Photo provided courtesy of David Castillo Dominici and freedigitalphotos.net.
As much as we may have detested the lectures we received growing up, we tend to inadvertently do the same thing to our own children. Lectures and sermons combined with shaming and blaming are not only ineffective but will drive a deep emotional wedge between parent and child.
Darcy Sweeney, who specializes in counseling and life coaching people recovering from addiction, says before beginning a standard, emotional lecture to your child about drugs and alcohol, there are three important points to to keep in mind:
1. Tell Your Kids About Your Experiences with Drugs.
One of the most effective things that a parent can do, but are usually reluctant to do is to share honestly about their own struggles and failures. Most parents at one time or another have had experiences with drugs or alcohol that ended badly. Sharing these experiences with your children will not cause them to disrespect you, but instead levels the playing field and removes the barriers so that they feel safe enough to be honest about their own struggles.
2. Stay Calm.
Once they are opening up to you, however, it is essential that you don’t use this information against them. Although it may be challenging to remain calm once you’ve learned some of the frightening truths about their drinking or drug use, if you violate this and revert back to a shaming, punishing parent, you will have lost sacred ground and trust.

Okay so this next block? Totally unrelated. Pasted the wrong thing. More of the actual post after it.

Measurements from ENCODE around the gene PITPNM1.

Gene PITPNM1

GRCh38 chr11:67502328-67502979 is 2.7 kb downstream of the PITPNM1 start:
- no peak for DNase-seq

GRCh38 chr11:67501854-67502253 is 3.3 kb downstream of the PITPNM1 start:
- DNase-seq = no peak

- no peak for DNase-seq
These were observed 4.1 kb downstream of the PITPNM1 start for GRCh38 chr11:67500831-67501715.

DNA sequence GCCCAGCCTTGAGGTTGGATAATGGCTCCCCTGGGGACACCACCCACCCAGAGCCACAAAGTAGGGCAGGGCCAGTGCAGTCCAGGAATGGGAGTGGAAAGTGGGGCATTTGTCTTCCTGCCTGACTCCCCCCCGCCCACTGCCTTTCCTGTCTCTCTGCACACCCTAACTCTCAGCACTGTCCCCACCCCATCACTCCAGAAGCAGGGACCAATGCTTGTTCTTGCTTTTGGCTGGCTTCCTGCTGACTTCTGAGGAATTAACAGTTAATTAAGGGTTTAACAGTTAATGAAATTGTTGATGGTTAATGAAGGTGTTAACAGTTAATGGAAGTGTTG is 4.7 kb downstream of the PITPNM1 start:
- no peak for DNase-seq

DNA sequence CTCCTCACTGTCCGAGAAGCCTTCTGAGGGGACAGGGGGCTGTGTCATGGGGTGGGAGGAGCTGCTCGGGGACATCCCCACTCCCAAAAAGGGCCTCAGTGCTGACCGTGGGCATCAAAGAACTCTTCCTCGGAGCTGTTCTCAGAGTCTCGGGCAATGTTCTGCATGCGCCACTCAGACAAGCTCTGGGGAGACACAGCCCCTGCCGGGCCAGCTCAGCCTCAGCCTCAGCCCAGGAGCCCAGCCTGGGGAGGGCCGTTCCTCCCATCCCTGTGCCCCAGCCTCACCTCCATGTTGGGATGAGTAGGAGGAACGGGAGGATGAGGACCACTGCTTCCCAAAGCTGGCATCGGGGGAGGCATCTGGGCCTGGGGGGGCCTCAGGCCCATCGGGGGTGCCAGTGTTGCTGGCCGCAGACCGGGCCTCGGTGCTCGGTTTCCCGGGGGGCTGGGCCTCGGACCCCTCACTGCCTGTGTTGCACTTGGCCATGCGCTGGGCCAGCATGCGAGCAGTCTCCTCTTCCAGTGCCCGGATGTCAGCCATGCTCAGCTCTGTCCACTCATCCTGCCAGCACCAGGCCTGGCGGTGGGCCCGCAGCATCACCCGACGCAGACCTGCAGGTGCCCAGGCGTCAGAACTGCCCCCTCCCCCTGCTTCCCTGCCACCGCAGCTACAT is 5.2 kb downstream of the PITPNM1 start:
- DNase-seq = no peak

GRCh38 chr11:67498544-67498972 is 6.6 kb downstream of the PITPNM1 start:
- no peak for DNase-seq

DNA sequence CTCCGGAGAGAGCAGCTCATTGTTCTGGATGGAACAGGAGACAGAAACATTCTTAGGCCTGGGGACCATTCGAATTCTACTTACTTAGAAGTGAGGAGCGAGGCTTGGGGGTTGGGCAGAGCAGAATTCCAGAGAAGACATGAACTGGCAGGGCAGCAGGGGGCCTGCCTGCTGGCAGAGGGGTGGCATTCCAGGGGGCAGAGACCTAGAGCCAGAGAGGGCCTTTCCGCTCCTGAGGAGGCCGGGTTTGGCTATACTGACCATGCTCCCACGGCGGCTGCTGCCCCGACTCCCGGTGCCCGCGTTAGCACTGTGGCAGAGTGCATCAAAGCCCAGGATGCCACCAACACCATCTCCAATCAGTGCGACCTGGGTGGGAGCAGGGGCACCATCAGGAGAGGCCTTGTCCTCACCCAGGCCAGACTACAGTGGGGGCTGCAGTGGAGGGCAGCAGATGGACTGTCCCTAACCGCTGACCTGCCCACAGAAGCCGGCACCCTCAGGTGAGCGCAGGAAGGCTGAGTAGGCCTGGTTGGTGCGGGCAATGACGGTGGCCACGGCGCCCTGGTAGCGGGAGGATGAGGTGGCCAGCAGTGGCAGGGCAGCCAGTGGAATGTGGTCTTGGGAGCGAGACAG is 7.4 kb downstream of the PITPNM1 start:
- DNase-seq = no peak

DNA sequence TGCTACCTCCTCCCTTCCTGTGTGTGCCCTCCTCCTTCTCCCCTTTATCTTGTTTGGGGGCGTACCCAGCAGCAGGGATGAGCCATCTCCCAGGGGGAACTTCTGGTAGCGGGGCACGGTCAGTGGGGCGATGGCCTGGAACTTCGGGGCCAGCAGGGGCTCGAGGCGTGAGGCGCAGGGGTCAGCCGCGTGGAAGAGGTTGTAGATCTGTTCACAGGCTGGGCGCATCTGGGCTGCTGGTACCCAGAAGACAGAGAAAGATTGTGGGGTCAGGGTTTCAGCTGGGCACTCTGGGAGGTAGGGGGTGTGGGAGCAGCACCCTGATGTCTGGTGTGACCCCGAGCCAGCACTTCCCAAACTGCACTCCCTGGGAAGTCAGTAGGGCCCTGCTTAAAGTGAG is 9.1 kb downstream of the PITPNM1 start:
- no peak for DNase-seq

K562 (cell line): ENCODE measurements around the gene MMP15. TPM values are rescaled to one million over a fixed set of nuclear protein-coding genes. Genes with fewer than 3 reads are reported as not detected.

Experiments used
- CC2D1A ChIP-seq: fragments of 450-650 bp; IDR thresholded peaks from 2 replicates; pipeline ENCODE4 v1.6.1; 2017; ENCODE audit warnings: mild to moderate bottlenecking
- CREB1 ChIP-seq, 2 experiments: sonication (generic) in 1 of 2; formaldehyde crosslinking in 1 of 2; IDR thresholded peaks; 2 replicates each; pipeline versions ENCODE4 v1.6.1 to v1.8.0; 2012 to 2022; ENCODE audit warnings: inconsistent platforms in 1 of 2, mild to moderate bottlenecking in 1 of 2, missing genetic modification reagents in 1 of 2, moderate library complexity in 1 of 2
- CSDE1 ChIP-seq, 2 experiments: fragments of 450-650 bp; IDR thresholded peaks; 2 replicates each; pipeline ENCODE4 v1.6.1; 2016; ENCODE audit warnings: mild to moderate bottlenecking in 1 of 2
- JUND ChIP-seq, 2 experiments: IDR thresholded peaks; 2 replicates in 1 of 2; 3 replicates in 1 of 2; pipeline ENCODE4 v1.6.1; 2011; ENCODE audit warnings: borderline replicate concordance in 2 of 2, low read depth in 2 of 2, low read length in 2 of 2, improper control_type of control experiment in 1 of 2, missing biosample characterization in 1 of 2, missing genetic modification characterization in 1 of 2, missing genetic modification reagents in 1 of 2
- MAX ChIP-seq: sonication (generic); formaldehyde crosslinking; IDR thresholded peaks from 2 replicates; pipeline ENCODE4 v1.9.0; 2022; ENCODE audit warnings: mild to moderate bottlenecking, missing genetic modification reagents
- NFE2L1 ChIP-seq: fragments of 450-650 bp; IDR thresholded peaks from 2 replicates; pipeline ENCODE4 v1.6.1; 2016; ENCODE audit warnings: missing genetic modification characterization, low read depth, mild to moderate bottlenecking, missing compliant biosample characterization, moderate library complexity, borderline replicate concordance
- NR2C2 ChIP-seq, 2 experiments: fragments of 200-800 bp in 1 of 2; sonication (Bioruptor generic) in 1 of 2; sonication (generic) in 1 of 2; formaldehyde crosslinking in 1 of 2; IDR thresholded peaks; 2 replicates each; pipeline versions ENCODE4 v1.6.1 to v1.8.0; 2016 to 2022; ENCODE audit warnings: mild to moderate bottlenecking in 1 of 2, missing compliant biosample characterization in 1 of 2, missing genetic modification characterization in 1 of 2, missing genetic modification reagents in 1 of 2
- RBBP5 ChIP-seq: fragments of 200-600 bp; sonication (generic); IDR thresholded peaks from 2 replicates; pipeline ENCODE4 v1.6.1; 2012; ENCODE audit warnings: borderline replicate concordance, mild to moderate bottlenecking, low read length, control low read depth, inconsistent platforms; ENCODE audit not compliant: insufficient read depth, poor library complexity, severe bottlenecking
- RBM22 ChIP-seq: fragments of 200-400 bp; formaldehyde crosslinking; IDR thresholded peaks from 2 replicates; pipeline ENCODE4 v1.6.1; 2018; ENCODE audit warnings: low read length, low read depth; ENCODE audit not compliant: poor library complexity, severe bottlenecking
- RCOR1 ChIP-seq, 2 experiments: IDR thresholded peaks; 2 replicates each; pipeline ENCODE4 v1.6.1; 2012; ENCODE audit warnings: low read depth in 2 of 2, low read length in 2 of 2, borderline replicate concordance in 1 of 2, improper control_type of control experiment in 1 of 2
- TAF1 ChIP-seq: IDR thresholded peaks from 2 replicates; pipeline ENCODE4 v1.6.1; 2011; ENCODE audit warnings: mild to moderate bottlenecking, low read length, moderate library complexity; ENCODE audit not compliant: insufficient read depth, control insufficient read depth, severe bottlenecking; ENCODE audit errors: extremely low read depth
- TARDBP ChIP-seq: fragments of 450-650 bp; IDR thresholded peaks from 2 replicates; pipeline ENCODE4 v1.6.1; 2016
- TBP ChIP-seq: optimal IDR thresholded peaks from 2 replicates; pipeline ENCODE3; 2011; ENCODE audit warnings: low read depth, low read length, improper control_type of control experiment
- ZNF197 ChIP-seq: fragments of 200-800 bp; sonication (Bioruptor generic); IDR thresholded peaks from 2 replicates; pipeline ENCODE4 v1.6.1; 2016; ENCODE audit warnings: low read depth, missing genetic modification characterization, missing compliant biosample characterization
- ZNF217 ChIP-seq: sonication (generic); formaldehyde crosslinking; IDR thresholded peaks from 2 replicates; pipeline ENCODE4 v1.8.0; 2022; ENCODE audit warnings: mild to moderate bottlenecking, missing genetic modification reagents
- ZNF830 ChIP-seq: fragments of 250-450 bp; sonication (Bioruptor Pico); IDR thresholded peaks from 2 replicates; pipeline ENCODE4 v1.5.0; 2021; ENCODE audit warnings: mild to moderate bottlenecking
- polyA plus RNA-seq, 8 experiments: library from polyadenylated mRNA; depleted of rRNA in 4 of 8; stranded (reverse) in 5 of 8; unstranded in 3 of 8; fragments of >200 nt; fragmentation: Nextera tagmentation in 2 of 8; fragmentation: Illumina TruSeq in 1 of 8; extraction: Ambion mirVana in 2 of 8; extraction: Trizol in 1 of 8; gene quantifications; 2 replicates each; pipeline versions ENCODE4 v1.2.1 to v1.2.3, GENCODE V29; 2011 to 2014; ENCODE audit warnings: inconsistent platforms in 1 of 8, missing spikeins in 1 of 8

When a child is struggling with addiction, they are full of shame about it. The nature of addiction facilitates behaviors such as lying, cheating and stealing, for instance, behaviors that greatly undermine self-esteem. They are already feeling a tremendous amount of self-loathing, regardless of how arrogant or entitled they may be acting. In fact, these are the very results of an individual riddled with shame.
3. Continue Consistent Love and Support
Validate them as a total human being, your precious child, and a beloved member of your family. Although their behavior may have been rather uncomely of late, this is not who they really are, and it is important to remind them of this. They have lost sight of their true self. In speaking with them, always keep in mind the difference between guilt and shame. Guilt tells us that the behavior that we have indulged in is bad, and shame tells us that WE are bad. Guilt can be helpful and instructive as it can guide us away from bad behavior, but shame is not. Shame deadens our spirit and knocks out our motivation to move forward. Shame can be deadly. It is perfectly acceptable to use guilt to help guide your child’s behavior by encouraging them to pay attention to their internal compass.
Children, by nature are eager to please their parents and they tend to flourish when validated. Point out what they are doing well and focus on that. Regardless of how far down the scale they have gone, you can always find good if you look for it. Focusing on their mistakes and failures (shaming) is not only ineffective in terms of changing behavior; it is in fact, dangerous. It reinforces the negative beliefs they are currently holding about themselves and brings about a feeling of uselessness, hopelessness and desperation, usually resulting in acting out negatively. The antidote for shame is unconditional love and acceptance. Use love as your guide and reach for all the compassion that is inside of you. Remember that your child is in pain and needs your love now more than ever.
About Darcy Sweeney, M.S. – http://darcy-sweeney.com/
Darcy Sweeney has battled addiction since her early teens. After years of fighting the battle, trough 19 treatment centers, she found herself. She found that her life’s work is to help people who are also caught in a similar battle. She established Life Design Mastery to empower those struggling with addictions to find the champion within themselves and learn to create the extraordinary life they would love to live. To learn more about Darcy click here: https://www.youtube.com/watch?